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Am Rev Respir Dis. 1987 Jun;135(6):1234-41.

The predictors of emphysema in South African gold miners.

Abstract

Environmental and host factors have been implicated in the pathogenesis of emphysema. To assess the role of gold mining exposure (an environmental factor) and of various clinical features recorded early in a miner's career (host factors), a case control study was carried out as follows. From whole lung sections made routinely at all full autopsy examinations on South African gold miners, we selected 44 cases of emphysema and 42 controls without emphysema from among men 51 to 71 yr of age who died during 1980 and 1981. Exposure information was gathered and clinical records were reviewed for smoking history, symptoms, and the presence of rhonchi by decade before death. The presence and grade of silicosis (abstracted from the routine autopsy reports) was similar in both groups; so was bronchitis in the 49 cases and controls with histologic material adequate for review. However, cases were on average older, had worked more shifts in high dust, and had smoked more than controls; they had also exhibited symptoms and rhonchi more frequently before 1950, i.e., 30 yr before death. When these factors were examined in a multiple logistic regression analysis, shifts worked in high dust, smoking, and age were all shown to be strong and independent predictors of emphysema at autopsy; prediction, however, was not improved by addition of any of the clinical features examined. These findings agree with previous cross-sectional studies in South African gold miners showing an exposure response relationship between mining service and air-flow limitation measured by lung function tests in life.(ABSTRACT TRUNCATED AT 250 WORDS).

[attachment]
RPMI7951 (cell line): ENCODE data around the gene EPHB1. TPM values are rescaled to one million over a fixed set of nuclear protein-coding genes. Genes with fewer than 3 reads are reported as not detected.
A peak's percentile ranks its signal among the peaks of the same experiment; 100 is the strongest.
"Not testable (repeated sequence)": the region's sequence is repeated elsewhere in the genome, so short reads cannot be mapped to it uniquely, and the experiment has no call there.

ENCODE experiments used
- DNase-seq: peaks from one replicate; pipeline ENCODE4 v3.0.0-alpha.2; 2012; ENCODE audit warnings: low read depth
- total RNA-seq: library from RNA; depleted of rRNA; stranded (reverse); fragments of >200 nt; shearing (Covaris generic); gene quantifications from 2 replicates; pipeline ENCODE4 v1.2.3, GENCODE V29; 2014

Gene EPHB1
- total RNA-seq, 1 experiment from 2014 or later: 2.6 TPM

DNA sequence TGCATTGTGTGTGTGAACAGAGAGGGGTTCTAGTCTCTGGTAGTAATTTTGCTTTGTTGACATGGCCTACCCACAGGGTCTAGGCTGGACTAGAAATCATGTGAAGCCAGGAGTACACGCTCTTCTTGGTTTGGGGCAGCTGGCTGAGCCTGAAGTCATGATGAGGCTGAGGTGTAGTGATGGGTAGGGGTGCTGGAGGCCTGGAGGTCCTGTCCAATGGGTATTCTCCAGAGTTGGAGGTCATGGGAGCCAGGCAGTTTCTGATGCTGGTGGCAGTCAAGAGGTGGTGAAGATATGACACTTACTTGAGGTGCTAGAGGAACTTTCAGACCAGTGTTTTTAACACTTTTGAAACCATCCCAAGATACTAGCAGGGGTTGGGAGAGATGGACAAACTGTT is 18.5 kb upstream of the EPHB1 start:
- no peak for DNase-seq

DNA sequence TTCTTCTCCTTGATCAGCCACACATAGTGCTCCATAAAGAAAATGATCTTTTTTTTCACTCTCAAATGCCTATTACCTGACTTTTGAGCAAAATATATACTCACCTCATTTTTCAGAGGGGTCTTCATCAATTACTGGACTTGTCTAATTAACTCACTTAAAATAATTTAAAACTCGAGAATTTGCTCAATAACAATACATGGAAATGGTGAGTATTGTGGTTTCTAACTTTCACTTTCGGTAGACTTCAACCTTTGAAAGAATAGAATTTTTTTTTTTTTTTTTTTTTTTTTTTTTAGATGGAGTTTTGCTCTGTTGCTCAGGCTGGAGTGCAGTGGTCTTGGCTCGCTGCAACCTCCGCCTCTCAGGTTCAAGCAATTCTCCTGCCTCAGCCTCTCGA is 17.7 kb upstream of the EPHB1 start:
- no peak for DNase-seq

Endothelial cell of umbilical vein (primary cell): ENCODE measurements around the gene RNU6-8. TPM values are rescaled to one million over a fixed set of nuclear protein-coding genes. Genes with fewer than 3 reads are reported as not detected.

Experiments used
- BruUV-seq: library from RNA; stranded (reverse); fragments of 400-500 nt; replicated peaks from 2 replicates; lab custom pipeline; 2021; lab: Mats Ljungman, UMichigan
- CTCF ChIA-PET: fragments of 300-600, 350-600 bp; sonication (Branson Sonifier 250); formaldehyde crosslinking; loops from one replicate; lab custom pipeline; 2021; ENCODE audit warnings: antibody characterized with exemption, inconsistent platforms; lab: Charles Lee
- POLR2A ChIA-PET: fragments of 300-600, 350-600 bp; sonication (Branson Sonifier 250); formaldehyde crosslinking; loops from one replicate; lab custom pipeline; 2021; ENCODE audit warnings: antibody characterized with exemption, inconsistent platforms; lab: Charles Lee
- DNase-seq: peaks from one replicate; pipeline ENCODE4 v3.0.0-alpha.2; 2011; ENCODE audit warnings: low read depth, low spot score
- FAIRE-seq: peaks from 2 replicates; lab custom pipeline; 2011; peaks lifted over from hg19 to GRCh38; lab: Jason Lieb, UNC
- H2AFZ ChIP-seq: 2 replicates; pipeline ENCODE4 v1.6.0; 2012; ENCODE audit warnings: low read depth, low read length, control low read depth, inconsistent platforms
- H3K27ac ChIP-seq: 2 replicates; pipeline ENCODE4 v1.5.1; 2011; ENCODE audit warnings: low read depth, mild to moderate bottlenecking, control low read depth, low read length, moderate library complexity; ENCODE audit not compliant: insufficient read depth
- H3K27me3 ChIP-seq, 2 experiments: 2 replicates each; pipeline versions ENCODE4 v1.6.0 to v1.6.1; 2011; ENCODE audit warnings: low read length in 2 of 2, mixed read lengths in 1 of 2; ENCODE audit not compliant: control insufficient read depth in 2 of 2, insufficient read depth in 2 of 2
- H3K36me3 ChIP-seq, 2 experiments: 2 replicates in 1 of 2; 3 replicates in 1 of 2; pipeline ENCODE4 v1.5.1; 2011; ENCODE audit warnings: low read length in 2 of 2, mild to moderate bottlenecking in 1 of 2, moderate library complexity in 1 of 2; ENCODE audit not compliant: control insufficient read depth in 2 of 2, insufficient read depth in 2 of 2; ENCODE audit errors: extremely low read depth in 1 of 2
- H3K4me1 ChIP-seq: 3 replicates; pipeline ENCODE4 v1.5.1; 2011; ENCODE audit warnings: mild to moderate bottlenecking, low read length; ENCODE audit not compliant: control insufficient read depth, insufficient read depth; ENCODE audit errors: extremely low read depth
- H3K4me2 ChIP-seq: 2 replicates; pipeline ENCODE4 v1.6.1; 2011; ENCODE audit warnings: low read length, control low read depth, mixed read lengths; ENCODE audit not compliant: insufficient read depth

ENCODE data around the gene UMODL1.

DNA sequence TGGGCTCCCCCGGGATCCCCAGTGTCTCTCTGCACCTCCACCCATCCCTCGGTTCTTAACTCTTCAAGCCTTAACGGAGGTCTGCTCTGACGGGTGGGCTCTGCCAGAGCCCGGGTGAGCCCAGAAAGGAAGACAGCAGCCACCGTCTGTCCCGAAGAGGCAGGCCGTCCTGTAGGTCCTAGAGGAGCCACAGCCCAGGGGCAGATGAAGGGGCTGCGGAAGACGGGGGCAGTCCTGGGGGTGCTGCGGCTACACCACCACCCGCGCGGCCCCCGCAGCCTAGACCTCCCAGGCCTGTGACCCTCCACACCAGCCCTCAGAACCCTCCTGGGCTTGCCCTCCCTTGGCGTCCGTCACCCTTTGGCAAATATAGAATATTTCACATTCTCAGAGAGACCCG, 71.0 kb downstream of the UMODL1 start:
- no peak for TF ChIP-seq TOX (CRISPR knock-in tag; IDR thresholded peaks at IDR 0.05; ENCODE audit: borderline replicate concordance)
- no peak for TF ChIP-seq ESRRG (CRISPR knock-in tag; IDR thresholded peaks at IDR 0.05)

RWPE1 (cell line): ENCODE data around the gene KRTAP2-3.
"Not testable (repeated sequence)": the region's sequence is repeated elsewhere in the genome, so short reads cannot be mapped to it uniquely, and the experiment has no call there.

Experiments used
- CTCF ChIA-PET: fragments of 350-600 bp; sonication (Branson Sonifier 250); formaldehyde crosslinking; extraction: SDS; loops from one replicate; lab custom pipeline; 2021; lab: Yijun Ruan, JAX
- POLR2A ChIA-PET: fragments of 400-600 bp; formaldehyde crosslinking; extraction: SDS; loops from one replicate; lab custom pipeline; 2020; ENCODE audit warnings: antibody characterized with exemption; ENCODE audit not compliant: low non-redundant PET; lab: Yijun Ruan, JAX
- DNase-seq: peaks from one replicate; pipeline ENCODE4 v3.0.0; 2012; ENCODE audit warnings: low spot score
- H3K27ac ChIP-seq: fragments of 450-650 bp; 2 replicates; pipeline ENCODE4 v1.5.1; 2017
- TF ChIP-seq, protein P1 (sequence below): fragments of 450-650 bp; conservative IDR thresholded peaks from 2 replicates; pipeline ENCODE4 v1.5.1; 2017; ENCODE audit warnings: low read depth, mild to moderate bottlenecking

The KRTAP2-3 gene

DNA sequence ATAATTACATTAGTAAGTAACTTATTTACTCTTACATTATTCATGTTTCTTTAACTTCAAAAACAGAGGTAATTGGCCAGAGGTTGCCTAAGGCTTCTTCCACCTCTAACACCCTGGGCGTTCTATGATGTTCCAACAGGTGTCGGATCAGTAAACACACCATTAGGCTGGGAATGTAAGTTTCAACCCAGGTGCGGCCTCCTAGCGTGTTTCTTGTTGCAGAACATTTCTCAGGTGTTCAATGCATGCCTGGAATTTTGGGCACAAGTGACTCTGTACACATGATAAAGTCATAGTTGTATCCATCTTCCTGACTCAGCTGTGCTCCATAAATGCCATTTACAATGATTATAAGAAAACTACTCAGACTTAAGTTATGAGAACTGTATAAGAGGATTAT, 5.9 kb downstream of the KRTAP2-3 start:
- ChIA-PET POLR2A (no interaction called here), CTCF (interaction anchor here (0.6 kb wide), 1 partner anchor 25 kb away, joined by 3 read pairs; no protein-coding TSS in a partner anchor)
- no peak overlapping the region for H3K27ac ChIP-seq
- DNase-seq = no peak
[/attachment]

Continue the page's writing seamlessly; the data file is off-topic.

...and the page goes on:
PMID:
3592399
DOI:
10.1164/arrd.1987.135.6.1234
[Indexed for MEDLINE]

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